In March 1959, the Dalai Lama fled from Tibet. He was not alone. An estimated 100,000 Tibetans followed him into exile in India. One of them was Phukang Rinpoche. The 66-year-old now lives in Germany, near Bonn. He was studying at the Ganden Monastery near Lhasa when the Chinese People’s Liberation Army invaded in 1950 -- he was nine years old.
March 1959: The Dalai Lama flees Tibet
Neatly dressed, with snow-white hair, nothing about Jampa Kelsang Phukang evokes the turbulent days of his flight from Tibet almost 50 years ago. Reminiscing about that time, he says his initial encounters with the Chinese were positive: "When the Chinese came to Lhasa I was pleasantly surprised. They were very friendly and helpful to the people."
But things changed in 1957. The Chinese authorities had started introducing socialist reforms in the eastern part of the Tibetan settlement area. They cracked down bloodily when people rebelled against them. The first wave of refugees arrived, says Phukang: "Many fled from eastern Tibet to central Tibet. We met many refugees and that’s how it all began."
Demonstrations in Lhasa
Tension began to build up between Tibetans and Chinese in Lhasa as well. "The atmosphere was very serious and exciting", recalls Phukang. "People would organise demonstrations spontaneously. They would shout ‘we are sovereign, the Chinese should go’. Tibetans are very emotional. Everywhere, there were soldiers with weapons. I thought that nothing good would come of all this."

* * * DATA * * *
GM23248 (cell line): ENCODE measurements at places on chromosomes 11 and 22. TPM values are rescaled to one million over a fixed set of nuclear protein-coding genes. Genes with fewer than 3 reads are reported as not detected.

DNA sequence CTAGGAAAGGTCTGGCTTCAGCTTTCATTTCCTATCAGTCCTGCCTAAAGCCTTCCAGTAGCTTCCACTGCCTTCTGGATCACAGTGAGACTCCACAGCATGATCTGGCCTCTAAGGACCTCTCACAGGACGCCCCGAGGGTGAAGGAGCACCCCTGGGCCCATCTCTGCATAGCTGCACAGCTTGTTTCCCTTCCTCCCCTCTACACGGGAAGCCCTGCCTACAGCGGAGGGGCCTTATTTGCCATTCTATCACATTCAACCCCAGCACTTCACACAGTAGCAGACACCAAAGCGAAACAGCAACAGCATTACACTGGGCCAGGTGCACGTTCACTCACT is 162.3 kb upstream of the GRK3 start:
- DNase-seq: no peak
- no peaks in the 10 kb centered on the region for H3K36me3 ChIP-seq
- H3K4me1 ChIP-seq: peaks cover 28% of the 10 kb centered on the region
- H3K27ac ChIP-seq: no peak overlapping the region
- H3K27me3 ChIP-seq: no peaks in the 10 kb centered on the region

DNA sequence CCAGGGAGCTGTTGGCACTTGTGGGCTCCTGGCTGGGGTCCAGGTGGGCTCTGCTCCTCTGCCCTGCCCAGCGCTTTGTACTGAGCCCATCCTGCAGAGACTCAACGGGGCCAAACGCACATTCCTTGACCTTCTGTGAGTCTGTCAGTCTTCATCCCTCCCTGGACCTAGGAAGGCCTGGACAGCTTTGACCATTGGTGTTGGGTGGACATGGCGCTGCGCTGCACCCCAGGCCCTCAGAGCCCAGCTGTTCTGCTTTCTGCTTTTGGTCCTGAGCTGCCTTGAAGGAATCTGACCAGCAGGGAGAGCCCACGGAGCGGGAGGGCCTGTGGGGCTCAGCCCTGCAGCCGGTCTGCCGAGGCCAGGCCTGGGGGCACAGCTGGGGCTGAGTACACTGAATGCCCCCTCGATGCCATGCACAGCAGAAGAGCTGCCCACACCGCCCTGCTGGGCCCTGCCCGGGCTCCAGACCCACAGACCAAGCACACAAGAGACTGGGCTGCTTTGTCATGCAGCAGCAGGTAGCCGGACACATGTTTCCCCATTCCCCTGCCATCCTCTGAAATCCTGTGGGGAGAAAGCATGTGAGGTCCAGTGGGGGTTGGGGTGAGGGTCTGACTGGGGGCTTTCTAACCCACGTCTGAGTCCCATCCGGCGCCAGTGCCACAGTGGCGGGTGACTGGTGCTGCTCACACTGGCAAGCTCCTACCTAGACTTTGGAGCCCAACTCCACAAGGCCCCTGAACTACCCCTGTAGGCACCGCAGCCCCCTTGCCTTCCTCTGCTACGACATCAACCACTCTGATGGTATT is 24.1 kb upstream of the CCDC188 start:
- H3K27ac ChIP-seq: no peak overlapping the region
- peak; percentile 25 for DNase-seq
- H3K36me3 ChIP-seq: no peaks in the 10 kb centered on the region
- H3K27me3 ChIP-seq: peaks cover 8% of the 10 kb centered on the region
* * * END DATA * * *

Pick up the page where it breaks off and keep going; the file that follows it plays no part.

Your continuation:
In March 1959, the Dalai Lama received an invitation to a dance performance at a Chinese military base. He was asked to come alone. The Tibetan people thought he might be kidnapped. Tens of thousands of people surrounded his summer palace and prevented him from going to the military camp. This was the beginning of the people’s uprising against Chinese rule. Phukang was 17. "The message came one day that the Dalai Lama had fled. We all said that we had to flee too."
Yaks cleared the snow for the refugees
There was hardly any time to prepare. The Chinese troops were hot on the tail of the refugees. When they were almost at the Indian border, the Tibetans were suddenly surrounded. The only way was via the snow-covered mountains in the south. The soldiers were just one day away.
"We all stood there -- looking at each other, thinking we would have to wait for the Chinese and we would then fight and die. But one person had a good idea. All the yaks in the area were sent up the mountains to pave a way through the snow." The Tibetans followed the yaks up the mountain. The Chinese troops arrived the very same evening. Many of those who had stayed behind lost their lives.
Ready to fight with all means
But Phukang made it to India where he put his monk’s robe back on and continued his religious studies. He had taken off his robe to flee Tibet. "We knew we would probably have to kill", he explains. "We wanted to be able to fight with any means if ever we fell into Chinese hands."
Phukang came to Bonn to teach at the university’s Tibetology institute. He has been here for 40 years but he has never forgotten his homeland. Now he is preparing for a demonstration on March 10 -- 50 years after the Tibetan uprising against Chinese rule began and changed his life forever.